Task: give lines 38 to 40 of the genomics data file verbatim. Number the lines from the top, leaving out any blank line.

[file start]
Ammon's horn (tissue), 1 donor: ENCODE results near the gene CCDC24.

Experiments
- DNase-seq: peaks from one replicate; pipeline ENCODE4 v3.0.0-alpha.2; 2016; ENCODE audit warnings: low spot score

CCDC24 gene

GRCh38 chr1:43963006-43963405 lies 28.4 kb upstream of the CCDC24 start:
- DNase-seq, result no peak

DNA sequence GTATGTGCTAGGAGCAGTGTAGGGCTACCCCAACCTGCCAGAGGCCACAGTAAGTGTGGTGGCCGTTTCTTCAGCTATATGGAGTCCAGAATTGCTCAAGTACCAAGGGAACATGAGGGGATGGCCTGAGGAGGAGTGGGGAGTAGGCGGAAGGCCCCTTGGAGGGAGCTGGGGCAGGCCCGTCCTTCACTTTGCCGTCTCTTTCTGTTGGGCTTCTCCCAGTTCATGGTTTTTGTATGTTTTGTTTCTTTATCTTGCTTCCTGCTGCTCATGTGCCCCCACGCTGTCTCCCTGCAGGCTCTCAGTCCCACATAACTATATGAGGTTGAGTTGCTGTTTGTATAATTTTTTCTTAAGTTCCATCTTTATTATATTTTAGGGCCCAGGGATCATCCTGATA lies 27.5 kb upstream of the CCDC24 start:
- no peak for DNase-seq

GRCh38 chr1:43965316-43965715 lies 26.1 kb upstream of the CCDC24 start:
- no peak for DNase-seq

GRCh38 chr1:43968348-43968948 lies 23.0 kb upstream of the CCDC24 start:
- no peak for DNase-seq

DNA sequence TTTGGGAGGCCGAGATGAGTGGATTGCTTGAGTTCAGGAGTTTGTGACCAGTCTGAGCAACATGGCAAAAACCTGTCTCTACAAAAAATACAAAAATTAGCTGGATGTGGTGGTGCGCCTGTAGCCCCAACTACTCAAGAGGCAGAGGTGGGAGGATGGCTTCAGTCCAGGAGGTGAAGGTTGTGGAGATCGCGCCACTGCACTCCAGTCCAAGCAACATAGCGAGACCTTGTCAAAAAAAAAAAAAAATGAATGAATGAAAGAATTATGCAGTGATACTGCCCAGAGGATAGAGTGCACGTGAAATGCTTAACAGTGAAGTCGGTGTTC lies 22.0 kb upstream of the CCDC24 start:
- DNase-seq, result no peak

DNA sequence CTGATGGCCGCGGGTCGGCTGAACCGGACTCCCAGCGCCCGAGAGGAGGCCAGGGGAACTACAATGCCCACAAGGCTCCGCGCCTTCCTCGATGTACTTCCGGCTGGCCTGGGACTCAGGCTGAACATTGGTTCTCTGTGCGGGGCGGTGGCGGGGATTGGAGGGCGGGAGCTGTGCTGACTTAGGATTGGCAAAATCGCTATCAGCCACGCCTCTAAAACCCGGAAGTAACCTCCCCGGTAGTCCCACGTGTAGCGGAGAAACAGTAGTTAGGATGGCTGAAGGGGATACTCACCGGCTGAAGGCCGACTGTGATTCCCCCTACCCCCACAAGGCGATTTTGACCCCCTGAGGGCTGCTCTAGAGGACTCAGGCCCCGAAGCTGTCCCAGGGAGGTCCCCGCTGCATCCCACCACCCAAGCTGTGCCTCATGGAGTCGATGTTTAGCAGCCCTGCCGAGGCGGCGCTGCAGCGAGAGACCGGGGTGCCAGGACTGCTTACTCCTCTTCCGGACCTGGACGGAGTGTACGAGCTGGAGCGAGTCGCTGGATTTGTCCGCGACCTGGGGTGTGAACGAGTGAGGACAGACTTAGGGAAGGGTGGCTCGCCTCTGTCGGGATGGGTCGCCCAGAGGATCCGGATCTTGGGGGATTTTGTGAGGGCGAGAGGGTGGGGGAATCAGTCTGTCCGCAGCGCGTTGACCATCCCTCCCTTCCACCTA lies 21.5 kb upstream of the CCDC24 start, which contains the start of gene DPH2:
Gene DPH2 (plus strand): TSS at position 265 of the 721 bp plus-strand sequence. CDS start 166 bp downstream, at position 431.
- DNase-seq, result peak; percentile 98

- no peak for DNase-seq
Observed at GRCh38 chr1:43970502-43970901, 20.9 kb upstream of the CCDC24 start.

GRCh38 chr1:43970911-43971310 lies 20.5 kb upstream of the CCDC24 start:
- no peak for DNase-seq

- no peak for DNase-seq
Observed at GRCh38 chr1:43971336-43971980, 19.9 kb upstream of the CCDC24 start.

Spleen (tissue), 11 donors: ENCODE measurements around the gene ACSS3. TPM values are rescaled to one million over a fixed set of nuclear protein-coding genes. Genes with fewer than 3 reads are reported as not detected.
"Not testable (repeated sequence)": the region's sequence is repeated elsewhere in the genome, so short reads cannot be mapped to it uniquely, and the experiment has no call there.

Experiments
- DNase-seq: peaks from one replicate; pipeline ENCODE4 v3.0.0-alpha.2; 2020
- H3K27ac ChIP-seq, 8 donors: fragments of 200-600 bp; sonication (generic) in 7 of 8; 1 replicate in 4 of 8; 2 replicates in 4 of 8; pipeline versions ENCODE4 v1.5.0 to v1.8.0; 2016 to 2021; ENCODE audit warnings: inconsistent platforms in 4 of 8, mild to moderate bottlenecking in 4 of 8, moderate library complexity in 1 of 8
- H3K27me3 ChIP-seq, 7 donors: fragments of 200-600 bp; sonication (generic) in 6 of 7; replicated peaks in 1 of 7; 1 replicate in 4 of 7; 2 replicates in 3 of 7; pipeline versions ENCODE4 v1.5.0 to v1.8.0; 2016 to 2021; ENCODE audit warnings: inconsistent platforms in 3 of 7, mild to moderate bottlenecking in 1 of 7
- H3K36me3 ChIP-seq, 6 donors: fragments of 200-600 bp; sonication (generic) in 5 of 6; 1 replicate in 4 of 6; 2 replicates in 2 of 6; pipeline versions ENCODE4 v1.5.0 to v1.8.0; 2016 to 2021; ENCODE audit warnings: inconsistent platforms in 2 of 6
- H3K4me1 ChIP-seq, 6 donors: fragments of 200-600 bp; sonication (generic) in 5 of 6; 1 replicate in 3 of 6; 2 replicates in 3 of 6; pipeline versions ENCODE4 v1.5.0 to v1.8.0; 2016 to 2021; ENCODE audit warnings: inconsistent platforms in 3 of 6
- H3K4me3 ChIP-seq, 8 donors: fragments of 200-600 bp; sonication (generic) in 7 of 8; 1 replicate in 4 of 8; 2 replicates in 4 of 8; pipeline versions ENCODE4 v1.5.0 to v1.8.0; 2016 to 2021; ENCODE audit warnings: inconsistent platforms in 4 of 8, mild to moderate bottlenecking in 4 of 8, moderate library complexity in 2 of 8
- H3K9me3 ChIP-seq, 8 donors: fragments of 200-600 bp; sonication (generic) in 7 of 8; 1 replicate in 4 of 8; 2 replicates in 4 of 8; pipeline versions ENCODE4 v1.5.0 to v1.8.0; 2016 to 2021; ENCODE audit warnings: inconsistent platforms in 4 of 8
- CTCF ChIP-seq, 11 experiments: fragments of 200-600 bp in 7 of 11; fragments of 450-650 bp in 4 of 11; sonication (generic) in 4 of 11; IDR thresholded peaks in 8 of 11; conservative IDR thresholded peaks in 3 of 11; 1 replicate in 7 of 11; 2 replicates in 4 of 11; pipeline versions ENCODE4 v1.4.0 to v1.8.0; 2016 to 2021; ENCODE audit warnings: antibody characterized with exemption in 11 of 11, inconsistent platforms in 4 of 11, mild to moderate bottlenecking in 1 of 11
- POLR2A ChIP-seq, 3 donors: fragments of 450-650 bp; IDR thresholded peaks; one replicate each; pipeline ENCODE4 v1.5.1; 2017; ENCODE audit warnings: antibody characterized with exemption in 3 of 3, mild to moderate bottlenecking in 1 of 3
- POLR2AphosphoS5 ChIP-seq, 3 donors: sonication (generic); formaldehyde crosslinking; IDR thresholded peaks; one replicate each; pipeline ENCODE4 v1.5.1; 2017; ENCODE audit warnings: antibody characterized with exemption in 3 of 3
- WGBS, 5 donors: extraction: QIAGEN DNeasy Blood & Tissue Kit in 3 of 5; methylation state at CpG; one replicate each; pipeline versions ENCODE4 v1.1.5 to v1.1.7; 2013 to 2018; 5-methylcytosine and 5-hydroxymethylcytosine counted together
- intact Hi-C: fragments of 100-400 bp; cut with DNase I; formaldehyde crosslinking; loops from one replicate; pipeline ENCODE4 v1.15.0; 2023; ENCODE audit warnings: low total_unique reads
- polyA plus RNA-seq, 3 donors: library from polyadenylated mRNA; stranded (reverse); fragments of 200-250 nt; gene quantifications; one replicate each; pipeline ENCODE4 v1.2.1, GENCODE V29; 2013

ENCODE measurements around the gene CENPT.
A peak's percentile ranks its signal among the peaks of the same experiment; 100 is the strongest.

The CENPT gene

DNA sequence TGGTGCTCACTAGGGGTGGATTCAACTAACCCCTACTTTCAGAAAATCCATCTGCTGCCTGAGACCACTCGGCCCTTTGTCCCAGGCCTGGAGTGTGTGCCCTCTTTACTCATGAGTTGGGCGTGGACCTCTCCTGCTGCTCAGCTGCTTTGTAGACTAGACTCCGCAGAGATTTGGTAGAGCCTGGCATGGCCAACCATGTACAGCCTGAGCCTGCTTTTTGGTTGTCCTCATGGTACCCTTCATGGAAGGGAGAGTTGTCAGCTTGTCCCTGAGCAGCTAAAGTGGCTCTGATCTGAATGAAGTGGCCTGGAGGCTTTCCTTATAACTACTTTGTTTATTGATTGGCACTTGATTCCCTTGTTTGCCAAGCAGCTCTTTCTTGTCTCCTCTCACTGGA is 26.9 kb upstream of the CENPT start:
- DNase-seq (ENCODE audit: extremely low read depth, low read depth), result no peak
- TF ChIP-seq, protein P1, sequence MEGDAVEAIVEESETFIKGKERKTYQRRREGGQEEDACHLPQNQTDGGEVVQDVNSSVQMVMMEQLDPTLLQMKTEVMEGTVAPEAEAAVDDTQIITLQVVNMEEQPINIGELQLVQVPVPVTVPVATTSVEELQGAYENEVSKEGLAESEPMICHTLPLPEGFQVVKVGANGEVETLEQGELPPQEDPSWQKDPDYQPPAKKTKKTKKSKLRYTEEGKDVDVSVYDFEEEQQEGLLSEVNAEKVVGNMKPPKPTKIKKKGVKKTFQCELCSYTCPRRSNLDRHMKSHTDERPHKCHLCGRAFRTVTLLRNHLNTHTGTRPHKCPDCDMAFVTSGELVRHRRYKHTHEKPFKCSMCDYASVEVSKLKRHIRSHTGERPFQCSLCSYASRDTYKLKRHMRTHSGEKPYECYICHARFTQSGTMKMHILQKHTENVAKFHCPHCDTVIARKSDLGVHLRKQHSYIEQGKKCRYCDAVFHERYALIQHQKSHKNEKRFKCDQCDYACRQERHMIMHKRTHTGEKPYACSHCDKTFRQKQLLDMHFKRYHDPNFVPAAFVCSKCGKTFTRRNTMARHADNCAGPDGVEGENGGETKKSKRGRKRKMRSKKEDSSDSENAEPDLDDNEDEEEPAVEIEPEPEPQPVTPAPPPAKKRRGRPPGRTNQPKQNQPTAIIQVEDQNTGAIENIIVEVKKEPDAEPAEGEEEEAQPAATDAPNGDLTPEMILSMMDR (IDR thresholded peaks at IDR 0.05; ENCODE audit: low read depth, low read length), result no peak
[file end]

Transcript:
- intact Hi-C: fragments of 100-400 bp; cut with DNase I; formaldehyde crosslinking; loops from one replicate; pipeline ENCODE4 v1.15.0; 2023; ENCODE audit warnings: low total_unique reads
- polyA plus RNA-seq, 3 donors: library from polyadenylated mRNA; stranded (reverse); fragments of 200-250 nt; gene quantifications; one replicate each; pipeline ENCODE4 v1.2.1, GENCODE V29; 2013

ENCODE measurements around the gene CENPT.